Most people who smoke want to quit, and the 2010 health-care law is supposed to make it easier for them by requiring many insurance plans to cover smoking-cessation treatments with no out-of-pocket cost to members. But a recent study found that details about what’s covered and who pays for it remain confusing and inconsistent.
“We were taken aback at the extent to which the policies were rife with confusing language, conflicting coverage and gaps in coverage,” says Matthew Myers, president of the Campaign for Tobacco-Free Kids, an advocacy group that commissioned the study.
The Affordable Care Act requires plans that are new or those whose coverage has changed enough to lose their grandfathered status to provide preventive benefits recommended by the U.S. Preventive Services Task Force without any cost-sharing by members.
The task force, a group of experts that evaluates medical evidence to guide consumers’ and doctors’ decisions about screening and preventive services, strongly recommends tobacco-cessation treatment for adult smokers. It describes several effective treatments, such as counseling (including brief behavioral counseling sessions and telephone quit lines) and medication (including nicotine-replacement gum, lozenges and the patch, as well as prescription non-nicotine drugs such as Zyban and Chantix). It says research shows that a combination of counseling and medication together is more effective at helping people quit than either type of treatment alone.
But when researchers at Georgetown University’s Health Policy Institute examined 39 health plans in six states, they found that coverage for smoking cessation was often confusing. Many contracts didn’t clearly state that the coverage was available, didn’t cover recommended treatments and/or didn’t provide it without cost-sharing.
“The study points out the need for the Department of Health and Human Services to provide much more specific guidelines,” Myers says.
Insurers offer a different perspective. “The final rules [for preventive services] recognized that there wasn’t necessarily a one-size-fits-all approach,” says Susan Pisano, a spokeswoman for America’s Health Insurance Plans, a trade group. “So we would expect to see variation around the methods that plans are using.” In addition, she said AHIP’s own survey of plans found that nearly all offer some type of intervention for tobacco users.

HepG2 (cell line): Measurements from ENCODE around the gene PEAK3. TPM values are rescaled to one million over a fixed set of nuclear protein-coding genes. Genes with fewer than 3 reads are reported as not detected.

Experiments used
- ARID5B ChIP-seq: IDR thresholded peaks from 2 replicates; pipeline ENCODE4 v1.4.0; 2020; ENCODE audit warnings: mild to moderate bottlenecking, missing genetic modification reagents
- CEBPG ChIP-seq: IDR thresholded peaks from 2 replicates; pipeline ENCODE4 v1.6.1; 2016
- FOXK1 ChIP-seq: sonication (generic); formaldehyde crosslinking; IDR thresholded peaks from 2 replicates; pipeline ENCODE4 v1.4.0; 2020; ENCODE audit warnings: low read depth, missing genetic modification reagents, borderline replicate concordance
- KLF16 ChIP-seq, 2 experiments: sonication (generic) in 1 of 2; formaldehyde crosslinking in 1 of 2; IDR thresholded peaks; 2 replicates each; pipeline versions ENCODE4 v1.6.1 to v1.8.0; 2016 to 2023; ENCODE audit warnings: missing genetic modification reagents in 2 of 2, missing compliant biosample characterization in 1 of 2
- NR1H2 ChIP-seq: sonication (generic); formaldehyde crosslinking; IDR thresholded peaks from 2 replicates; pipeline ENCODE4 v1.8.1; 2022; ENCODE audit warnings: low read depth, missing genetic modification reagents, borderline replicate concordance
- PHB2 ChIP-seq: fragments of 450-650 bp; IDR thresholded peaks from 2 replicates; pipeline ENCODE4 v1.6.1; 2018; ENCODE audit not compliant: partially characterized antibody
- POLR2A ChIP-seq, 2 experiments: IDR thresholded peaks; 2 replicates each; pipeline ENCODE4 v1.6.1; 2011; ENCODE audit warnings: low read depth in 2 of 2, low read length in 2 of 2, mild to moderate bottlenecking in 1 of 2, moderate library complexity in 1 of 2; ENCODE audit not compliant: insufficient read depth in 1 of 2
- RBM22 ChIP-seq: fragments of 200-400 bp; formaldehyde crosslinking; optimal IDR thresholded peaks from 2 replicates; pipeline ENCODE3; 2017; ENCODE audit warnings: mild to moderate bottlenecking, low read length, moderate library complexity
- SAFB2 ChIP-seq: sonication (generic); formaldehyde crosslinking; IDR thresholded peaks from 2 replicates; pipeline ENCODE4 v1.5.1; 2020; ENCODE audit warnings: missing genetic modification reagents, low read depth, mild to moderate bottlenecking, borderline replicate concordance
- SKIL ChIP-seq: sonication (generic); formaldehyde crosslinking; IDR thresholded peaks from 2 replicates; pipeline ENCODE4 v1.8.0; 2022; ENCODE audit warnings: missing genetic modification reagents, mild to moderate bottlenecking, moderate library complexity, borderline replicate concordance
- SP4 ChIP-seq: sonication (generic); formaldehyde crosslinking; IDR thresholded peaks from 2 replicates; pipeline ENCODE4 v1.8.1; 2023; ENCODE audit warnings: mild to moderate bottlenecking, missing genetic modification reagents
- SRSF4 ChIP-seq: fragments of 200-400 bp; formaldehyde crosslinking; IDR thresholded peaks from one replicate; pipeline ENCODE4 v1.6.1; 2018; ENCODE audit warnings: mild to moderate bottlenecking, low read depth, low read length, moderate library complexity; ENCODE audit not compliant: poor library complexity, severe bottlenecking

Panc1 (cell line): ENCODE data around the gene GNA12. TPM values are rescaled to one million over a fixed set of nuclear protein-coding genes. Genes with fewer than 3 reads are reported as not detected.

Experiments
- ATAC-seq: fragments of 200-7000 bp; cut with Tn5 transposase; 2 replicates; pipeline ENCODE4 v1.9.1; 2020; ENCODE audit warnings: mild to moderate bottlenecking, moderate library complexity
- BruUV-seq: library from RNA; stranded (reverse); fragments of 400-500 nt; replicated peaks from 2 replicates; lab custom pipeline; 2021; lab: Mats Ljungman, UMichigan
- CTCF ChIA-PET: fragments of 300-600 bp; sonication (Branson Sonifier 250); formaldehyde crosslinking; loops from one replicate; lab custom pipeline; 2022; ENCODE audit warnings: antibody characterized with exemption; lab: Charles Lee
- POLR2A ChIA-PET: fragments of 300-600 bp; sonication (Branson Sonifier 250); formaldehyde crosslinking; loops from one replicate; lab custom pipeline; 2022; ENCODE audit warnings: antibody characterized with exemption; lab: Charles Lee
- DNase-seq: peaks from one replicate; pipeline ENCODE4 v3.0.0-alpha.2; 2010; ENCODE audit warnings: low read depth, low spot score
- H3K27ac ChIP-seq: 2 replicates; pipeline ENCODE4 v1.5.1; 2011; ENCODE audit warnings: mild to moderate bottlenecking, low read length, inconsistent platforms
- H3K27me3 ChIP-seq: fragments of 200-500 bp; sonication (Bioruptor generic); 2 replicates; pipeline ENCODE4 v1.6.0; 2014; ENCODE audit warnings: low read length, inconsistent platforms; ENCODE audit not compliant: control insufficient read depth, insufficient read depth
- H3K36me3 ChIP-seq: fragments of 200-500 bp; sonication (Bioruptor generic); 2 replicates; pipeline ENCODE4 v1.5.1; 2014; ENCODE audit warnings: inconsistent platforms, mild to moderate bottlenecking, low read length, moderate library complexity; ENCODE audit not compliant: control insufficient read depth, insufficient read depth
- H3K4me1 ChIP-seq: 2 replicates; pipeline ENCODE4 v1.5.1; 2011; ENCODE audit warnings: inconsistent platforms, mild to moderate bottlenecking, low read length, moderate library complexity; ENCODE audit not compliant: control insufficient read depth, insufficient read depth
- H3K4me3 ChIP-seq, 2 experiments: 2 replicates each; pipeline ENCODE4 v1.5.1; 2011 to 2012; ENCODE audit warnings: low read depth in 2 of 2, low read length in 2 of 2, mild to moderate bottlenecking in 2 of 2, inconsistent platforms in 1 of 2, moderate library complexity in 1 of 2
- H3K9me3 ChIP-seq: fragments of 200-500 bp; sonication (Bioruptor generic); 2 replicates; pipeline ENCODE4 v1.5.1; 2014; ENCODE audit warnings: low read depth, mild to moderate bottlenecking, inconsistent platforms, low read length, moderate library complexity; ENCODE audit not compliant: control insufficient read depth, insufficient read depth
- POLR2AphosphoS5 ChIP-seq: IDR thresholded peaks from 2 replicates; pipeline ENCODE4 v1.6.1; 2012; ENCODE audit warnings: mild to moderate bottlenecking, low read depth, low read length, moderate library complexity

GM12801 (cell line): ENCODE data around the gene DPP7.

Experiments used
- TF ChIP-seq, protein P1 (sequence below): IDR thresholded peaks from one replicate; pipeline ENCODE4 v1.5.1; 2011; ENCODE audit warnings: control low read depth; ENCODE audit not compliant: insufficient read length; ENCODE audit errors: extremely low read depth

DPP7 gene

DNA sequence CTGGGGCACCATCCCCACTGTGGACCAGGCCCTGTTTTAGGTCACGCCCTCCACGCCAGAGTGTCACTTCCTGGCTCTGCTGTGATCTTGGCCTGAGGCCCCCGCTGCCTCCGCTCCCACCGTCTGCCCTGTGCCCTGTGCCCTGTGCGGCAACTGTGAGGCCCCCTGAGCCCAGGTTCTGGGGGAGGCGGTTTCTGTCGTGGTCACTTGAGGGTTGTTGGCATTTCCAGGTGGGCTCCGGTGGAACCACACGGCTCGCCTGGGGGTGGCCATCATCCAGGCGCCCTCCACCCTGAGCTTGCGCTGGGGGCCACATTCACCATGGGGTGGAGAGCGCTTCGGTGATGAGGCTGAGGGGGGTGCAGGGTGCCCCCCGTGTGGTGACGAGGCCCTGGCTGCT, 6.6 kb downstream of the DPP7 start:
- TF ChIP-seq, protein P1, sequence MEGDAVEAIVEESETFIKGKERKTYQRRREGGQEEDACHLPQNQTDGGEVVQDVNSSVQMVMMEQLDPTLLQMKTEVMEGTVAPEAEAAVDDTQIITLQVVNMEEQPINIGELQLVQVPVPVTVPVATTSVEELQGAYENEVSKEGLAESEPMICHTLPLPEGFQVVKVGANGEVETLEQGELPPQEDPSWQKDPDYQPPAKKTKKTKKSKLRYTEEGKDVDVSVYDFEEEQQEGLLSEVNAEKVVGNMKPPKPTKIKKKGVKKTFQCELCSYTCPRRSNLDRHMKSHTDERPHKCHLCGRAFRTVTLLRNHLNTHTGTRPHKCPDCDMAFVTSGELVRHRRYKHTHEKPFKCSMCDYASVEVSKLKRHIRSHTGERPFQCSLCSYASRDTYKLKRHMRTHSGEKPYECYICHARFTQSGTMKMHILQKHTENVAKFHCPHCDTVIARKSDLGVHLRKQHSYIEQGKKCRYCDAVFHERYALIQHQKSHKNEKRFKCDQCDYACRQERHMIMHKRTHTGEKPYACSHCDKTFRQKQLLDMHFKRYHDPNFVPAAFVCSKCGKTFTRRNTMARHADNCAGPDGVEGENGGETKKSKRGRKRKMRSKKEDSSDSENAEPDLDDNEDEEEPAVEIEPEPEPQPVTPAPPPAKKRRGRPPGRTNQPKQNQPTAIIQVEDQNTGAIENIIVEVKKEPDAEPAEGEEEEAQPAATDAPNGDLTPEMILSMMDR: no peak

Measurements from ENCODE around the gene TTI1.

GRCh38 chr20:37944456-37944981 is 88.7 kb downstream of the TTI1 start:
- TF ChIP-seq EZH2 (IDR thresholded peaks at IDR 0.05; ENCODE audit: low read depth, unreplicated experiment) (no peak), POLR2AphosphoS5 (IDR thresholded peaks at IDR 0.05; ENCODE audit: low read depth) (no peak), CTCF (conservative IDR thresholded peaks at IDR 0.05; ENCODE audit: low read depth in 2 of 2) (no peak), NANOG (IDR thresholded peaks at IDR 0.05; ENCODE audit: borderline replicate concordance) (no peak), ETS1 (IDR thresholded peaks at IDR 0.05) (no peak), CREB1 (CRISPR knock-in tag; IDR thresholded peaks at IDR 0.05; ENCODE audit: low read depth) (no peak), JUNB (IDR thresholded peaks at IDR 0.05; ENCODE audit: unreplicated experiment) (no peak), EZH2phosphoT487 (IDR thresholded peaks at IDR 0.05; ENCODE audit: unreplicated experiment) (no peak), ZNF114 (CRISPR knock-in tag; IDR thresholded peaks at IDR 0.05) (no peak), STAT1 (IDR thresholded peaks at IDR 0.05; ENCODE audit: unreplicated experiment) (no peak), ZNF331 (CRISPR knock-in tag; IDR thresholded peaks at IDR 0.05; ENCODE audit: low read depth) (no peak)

Tobacco use kills an estimated 443,000 people in the United States every year, accounting for about one in five deaths annually. It remains the No. 1 cause of preventable death.
If insurance coverage of smoking-cessation treatment isn’t enough to encourage people to quit, the health law provides an added incentive: Smokers’ premiums can be up to 50 percent higher than non-smokers’ in some plans. The Obama administration recently proposed softening that rule by allowing smokers to avoid the higher rate if they participate in a stop-smoking program.
In the 34 years that she smoked cigarettes, Caroline Randa tried to quit several times, but she never lasted more than a few weeks before starting up again. Randa, now 60, finally managed to kick her 21 / 2-pack-a-day habit seven years ago using Chantix.
Randa and her husband live in Foley, Ala. Both of her parents died of smoking-related illnesses. (Her sister, Julia Cartwright, works for Legacy, an anti-smoking advocacy group.) Randa spent roughly $120 per month for the two months she used the drug, which was not covered by insurance.
“If something like Chantix had been on the market and my insurance had covered it, I would definitely have quit more than seven years ago,” she says.
The cost of quitting smoking varies widely depending on cessation products used. Although some people quit without the aid of stop-smoking products or support, many people need assistance. At the low-cost end, someone who gets only telephone counseling and buys over-the-counter nicotine replacement products, such as Nicorette gum and NicoDerm patches, might spend up to $400 on a quit attempt, says Cheryl Healton, president and chief executive of Legacy. At the high end, someone who gets more-intensive counseling, uses a prescription stop-smoking drug such Chantix plus an over-the-counter nicotine replacement method could spend up to $1,000 per try, she estimates. A study by researchers at Pennsylvania State University reached a similar conclusion. It takes the typical person up to 11 tries to succeed, according to Healton.
Most studies have found that health insurance coverage increases both the use of stop-smoking treatments and the rates of smoking cessation, according to the 2008 clinical practice guideline on treating tobacco use and dependence published by the Department of Health and Human Services.
But even if comprehensive benefits are available, people won’t use them if they don’t know about them, say experts. “Information is critical,” says Mila Kofman, a research professor at Georgetown University’s Health Policy Institute and the lead author of the recent study about coverage details. If a health plan’s materials simply say that its members have coverage for preventive benefits, “they may not understand that it includes tobacco-cessation treatment and that they have that for free.”
This column is produced through a collaboration between The Post and Kaiser Health News. KHN, an editorially independent news service, is a program of the Kaiser Family Foundation, a nonpartisan health-care-policy organization that is not affiliated with Kaiser Permanente. E-mail: email@example.com.